5 Ways Organic Growing Methods Save Water

Growing with organic methods is smart for lots of reasons, both personal and environmental. Although there are plenty of strategies gardeners and homeowners can use to save water with ornamentals, such as planting native and xeric plants, it’s a little tougher with vegetable gardening.

Tomatoes and water
These yellow cherry tomatoes soaked up a summer rain from their container filled with organic soil and compost.

Tomatoes, for example, need consistent watering! But growing tomatoes organically can conserve water. Here are five ways how:

  1. Organic soil retains water better. Anyone can improve their soil’s water retention by up to 5 percent by adding organic matter. It also helps to avoid use of chemicals and pesticides. Using pesticides and chemical fertilizers in gardens can throw off the natural balance of the soil, making it less able to retain moisture around plant roots and making fewer nutrients available for plants. On the contrary, planting cover crops in the fall and use of compost or other organic matter help restore valuable soil nutrients. Organic matter also helps soil structure for water infiltration and retention. Healthy soil can respond better to drought conditions.

    soil organic
    Before: compacted, poor soil in a newly designated garden area.
  2. Organic growing protects water supplies. By avoiding chemical pesticides and fertilizers, gardeners also protect the water supply. Pesticide chemicals can remain in the soil for years; some are more toxic than others and break down in the soil more slowly. The chemicals from these products can run off into bodies of water, such as rivers. And eventually, they can seep into groundwater. That might seem a distant concern to some urban gardeners, but those of us using wells live right above available water. The more chemicals that run into water supplies, the less safe drinking water is available.

    organic matter on garden bed
    AFTER: Organic matter added to the vegetable garden raised row.
  3. Use of mulch reduces evaporation. A layer of appropriate mulch above the ground around a plant helps reduce ground-to-air evaporation, making the soil take longer to dry out. The mulch also helps cools plant roots. Using organic mulches such as bark, nut shells, compost and others adds organic matter to the soil slowly over time for an added bonus.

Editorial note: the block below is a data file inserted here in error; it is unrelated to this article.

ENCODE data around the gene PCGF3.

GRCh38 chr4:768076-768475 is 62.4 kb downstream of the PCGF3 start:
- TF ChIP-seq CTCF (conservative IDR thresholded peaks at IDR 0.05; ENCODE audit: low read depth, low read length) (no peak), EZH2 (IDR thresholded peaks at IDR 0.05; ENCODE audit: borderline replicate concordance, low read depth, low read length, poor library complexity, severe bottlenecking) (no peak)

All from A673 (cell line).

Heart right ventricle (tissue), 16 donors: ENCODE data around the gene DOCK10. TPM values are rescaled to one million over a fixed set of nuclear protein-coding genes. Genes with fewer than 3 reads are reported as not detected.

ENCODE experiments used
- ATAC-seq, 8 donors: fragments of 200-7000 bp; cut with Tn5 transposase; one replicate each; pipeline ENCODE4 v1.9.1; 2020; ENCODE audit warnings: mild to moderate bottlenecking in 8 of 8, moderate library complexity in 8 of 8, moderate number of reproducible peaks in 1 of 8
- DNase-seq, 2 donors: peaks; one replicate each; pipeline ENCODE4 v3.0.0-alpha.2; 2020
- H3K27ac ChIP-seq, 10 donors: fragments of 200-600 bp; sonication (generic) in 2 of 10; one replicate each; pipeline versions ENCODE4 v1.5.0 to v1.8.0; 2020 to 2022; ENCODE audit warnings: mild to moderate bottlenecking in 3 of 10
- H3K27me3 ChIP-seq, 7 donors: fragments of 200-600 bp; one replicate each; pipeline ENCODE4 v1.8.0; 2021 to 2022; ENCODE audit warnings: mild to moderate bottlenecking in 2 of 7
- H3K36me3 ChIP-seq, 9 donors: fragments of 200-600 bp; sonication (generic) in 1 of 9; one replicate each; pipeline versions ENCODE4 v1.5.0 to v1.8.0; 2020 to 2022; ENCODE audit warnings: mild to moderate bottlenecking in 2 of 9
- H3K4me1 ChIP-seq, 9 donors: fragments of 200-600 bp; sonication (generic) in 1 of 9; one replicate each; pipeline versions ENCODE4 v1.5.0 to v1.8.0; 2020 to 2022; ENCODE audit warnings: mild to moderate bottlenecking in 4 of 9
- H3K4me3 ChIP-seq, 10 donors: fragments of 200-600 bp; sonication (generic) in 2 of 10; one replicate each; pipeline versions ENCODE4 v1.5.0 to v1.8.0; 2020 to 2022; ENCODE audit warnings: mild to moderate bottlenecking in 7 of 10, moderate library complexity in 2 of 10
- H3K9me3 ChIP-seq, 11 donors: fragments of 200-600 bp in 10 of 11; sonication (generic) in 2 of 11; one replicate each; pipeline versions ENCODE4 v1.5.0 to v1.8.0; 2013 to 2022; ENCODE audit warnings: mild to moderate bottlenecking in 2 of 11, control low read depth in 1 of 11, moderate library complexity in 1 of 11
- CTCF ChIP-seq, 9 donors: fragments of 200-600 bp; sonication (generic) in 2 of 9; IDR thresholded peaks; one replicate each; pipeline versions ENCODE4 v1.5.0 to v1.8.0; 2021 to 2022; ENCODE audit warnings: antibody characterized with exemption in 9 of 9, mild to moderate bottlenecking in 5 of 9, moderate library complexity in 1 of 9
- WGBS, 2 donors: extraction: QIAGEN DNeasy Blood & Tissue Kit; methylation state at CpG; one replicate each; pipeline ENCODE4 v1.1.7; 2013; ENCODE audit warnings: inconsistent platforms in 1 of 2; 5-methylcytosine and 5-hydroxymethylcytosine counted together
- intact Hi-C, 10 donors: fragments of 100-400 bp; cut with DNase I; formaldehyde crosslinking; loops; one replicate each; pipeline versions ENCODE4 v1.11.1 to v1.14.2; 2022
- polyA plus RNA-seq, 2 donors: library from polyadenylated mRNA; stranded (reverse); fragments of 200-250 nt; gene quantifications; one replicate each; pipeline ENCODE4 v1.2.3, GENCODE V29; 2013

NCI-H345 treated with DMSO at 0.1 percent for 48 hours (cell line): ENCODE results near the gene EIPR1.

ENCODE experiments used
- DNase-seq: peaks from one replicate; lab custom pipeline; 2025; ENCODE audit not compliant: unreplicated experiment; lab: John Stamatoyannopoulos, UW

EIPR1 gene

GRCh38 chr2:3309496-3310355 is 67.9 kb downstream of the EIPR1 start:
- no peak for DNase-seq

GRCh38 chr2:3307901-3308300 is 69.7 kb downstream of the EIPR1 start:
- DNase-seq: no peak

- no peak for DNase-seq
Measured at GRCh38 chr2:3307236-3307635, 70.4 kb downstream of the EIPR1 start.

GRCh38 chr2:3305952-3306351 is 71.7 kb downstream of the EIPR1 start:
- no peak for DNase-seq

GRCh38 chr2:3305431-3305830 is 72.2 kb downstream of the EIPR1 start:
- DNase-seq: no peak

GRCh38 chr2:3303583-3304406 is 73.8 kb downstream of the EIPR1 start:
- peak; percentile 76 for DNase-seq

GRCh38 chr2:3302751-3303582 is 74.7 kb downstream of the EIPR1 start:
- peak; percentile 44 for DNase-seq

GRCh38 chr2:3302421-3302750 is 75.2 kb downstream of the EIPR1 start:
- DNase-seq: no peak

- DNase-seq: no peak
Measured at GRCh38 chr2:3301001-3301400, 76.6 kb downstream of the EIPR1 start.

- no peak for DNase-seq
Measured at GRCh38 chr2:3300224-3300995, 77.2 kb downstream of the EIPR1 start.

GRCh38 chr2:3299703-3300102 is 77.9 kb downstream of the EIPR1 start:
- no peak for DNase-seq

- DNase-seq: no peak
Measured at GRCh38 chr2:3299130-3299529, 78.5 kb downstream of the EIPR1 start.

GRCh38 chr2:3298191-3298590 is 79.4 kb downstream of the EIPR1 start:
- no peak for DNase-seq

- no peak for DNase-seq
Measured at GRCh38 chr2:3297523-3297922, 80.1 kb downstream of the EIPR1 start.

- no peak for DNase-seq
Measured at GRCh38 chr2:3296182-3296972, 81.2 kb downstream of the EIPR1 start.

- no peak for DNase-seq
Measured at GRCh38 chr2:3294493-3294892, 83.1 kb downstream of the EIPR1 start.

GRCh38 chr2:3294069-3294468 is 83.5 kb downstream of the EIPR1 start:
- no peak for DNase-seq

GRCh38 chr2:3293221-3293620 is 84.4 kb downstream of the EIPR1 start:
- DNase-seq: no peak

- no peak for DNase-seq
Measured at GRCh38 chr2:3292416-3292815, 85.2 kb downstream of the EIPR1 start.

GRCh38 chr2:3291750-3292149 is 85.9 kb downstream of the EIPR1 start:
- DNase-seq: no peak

mulching organic pecan
    Rock mulch helps lavender stay hot and dry, and on the lower left, pecan bark mulch surrounds a plant that needs more water.
  4. Organic methods can minimize erosion. Traditional gardening and farming uses rototilling and deep plowing to turn the soil before each growing season. Plowing deeply and turning the soil over can disrupt soil microorganisms, harm soil health, and place looser soils on top, where they’re subject to erosion from water and wind (think Dust Bowl). No-till methods help control erosion and build soil structure. The soils, in turn, better retain water. This can be a problem if the soil drains poorly, but a definite help in low-water regions. Not tilling involves building up beds with organic matter, much like nature does as plants drop leaves that decompose. If you want to work organic matter in, it’s best to grab a shovel. A broadfork is the best tool for breaking up compacted soil.

    watermelon organic
    Healthy babydoll watermelon plant in organic soil.
  5. Growing organically creates healthier plants. Healthy soil is the foundation needed to grow healthy food. When soil has good nutrients and structure, it supports root growth and uptake of nutrients, improving plant health.  Plants that are not healthy are more vulnerable to insect and disease damage. The plant might not use water as it should when it’s stressed, and the gardener certainly guesses that if a plant looks bad, it needs water. So, keeping plants healthy saves the extra water the plant needs or gardener applies in times of stress. And healthy plants keep on going, so you don’t waste water on establishing a plant that later dies from poor conditions.

Five Easy Foods to Grow at Home

It’s warming up outside (finally!) and lots of Southwest homeowners will be planning changes or additions to their xeric and edible gardens.

easy grow vegetables
Three easy vegetables to grow at home: cucumbers, tomatoes and green beans.

1. Small tomatoes – cocktail, cherry, grape
Pros: Tomatoes are by far the best crop to grow at home to enjoy the flavor and quality of the fruit. Small tomatoes ripen in most climates, and if you plant in succession (such as one plant every two weeks), you can enjoy them all summer in moderate climates. Colorful cherry tomato varieties look terrific roasted or in salads. And these smaller tomato varieties can grow right on your patio in a container (minimum about 12 inches).